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Gender Non-Conforming Legal Name Change

If you are gender non-conforming and living in Florida, you may not know where to turn to change your legal name.  At Family Diplomacy, we pride ourselves in offering a welcoming environment.  From the moment you contact us, we will listen to and address your concerns, determine your eligibility for a name change, and stand by your side throughout the legal process.

We are here for you.

Gender Non-Conforming Definitions

For those reading this post who may not be familiar with this term, the Human Rights Campaign defines gender non-conforming as “[a] broad term referring to people who do not behave in a way that conforms to the traditional expectations of their gender, or whose gender expression does not fit neatly into a category. While many also identify as transgender, not all gender non-conforming people do.”

PFLAG, which describes itself as “the first and largest organization for lesbian, gay, bisexual, transgender, and queer (LGBTQ+) people, their parents and families, and allies,” defines gender non-conforming as follows:

A term for those who do not follow gender stereotypes. Often an umbrella for nonbinary genders (see TGNC). Though fairly uncommon, some people view the term as derrogatory, so they may use other terms including gender expansive, differently gendered, gender creative, gender variant, genderqueer, nonbinary, agender, genderfluid, gender neutral, bigender, androgynous, or gender diverse. PFLAG National uses the term gender expansive. It is important to respect and use the terms people use for themselves, regardless of any prior associations or ideas about those terms.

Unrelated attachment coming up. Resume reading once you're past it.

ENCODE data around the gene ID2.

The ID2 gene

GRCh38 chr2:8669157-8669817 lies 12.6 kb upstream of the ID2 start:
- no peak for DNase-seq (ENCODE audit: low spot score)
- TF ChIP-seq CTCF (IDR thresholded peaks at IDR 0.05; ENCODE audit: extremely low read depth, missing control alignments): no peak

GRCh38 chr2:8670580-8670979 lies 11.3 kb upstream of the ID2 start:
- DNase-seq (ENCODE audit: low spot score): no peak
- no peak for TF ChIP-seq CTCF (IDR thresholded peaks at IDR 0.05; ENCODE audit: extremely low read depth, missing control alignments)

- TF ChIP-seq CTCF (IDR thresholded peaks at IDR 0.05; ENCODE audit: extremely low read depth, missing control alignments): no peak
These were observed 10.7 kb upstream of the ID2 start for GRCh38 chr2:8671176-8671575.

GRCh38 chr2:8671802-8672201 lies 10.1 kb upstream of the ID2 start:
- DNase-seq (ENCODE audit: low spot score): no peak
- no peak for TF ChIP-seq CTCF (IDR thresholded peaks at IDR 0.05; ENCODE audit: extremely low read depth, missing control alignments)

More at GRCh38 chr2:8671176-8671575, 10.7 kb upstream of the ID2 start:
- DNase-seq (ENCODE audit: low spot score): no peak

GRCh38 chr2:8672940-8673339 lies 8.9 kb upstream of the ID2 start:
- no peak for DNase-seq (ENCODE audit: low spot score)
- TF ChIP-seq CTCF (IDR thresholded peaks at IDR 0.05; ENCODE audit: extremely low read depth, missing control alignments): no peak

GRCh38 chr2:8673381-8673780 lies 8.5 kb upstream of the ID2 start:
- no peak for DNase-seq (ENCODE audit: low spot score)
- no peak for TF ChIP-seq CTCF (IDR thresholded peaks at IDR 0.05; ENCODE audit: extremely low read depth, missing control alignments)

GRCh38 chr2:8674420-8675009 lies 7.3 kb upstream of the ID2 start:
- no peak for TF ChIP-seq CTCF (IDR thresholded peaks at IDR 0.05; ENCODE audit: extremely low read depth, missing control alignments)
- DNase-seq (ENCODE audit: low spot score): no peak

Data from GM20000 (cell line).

For purposes of this article, we use the term gender non-conforming.  However, if you prefer another term, please let us know when you contact us and we will respect your preference.

Eligibility for Florida Gender Non-Conforming Name Change

Regardless of where you were born, if you live in the Sunshine State, Florida courts have jurisdiction to change your legal name.  You may petition for a name change if you are an adult, and a parent may petition on your behalf if you are a child.  Once your petition for change of name is filed, the request will often be granted unless a Court finds that (i) you have improper or illegal motives in seeking the name change, (ii) your civil rights are suspended (for example, by being convicted of a felony), or (iii) granting you a name change will invade the property rights (e.g., intellectual property rights) of others.

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